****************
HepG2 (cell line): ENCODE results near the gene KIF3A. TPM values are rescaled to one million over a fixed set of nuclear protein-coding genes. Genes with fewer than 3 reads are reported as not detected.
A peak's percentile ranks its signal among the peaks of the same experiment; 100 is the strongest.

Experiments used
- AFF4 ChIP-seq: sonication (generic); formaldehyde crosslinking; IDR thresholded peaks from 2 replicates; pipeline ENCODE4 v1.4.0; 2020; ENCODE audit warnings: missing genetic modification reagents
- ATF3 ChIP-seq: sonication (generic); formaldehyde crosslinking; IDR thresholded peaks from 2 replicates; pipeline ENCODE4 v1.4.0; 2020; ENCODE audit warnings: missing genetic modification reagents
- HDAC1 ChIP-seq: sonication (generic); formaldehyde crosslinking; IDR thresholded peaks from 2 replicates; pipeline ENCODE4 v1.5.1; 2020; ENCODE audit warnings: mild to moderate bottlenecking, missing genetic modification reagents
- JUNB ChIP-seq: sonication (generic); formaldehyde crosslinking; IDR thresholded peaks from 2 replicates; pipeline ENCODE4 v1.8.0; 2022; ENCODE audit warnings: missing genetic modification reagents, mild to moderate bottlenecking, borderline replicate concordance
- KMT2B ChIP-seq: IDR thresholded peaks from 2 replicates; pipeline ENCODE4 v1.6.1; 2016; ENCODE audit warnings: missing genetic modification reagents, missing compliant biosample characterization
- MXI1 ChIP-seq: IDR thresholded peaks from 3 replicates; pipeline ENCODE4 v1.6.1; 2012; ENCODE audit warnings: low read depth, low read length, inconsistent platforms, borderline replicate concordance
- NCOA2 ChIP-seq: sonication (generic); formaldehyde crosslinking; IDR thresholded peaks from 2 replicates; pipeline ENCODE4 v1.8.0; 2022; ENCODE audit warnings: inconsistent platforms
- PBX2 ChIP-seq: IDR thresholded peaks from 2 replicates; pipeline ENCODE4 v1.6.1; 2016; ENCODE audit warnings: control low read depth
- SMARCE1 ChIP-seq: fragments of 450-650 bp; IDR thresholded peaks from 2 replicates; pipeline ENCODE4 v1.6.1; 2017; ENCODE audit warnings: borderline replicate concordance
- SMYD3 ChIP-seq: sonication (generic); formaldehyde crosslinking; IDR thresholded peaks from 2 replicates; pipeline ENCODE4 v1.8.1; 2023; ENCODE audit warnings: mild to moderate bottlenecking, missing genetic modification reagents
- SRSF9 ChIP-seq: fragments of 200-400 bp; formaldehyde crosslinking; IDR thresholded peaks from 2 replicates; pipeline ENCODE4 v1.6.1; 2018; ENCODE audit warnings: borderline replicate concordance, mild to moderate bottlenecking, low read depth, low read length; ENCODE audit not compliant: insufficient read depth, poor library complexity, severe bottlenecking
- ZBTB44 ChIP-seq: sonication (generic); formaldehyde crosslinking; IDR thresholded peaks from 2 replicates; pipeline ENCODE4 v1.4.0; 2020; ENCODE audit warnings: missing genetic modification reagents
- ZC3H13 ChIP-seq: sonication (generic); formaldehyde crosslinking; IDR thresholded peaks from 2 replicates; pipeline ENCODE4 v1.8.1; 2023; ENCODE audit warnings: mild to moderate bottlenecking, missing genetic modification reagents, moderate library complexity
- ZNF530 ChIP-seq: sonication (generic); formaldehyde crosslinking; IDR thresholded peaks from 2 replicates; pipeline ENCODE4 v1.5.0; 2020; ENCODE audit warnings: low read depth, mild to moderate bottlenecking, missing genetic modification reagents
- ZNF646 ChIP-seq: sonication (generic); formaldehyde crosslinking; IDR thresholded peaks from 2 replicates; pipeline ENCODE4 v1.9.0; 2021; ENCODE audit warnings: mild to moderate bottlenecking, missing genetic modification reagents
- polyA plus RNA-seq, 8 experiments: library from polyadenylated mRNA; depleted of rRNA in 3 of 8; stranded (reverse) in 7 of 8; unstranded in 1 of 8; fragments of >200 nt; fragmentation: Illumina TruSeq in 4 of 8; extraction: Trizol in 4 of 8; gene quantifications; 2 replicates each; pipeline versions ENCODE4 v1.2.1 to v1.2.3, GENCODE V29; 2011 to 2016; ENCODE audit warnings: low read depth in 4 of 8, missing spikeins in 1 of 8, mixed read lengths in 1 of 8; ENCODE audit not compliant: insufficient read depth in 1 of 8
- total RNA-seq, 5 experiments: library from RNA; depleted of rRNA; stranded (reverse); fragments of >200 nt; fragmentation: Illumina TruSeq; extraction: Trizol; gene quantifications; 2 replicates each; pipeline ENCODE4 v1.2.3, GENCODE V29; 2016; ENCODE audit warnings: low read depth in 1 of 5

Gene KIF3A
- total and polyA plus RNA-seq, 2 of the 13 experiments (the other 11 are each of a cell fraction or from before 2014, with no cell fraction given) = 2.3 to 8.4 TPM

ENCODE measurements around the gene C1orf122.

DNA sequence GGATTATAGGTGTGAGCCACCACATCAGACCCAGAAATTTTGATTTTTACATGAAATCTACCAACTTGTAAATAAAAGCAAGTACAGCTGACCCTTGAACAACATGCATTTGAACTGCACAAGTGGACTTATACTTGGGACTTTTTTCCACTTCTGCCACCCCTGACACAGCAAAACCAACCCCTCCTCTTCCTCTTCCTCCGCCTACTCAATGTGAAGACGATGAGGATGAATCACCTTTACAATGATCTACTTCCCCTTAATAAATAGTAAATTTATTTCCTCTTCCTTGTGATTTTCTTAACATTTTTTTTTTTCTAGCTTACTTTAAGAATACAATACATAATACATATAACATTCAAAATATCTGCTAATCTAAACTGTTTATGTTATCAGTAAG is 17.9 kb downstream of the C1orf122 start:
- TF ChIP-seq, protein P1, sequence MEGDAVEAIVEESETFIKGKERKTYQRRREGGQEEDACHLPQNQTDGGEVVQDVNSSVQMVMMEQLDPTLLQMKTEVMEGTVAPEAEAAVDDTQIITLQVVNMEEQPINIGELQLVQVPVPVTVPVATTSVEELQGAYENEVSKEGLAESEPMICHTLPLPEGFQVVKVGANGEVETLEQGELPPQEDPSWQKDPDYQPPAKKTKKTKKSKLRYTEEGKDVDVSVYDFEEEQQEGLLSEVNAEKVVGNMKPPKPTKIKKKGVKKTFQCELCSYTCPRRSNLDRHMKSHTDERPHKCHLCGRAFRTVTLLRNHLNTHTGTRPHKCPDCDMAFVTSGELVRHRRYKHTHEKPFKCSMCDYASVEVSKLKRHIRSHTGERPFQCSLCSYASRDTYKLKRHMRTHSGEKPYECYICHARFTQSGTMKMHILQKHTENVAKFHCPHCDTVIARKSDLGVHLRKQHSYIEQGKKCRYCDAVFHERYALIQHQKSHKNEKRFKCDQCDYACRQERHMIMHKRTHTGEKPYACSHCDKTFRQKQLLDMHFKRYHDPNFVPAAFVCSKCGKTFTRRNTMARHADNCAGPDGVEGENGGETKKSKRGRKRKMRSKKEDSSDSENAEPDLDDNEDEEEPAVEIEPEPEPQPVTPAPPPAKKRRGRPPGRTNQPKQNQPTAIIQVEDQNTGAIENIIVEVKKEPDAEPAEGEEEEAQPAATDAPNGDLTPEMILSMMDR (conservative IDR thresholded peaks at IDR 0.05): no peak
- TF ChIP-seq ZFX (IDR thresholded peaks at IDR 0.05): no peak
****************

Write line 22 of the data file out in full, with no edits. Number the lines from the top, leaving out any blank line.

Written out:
- total and polyA plus RNA-seq, 2 of the 13 experiments (the other 11 are each of a cell fraction or from before 2014, with no cell fraction given) = 2.3 to 8.4 TPM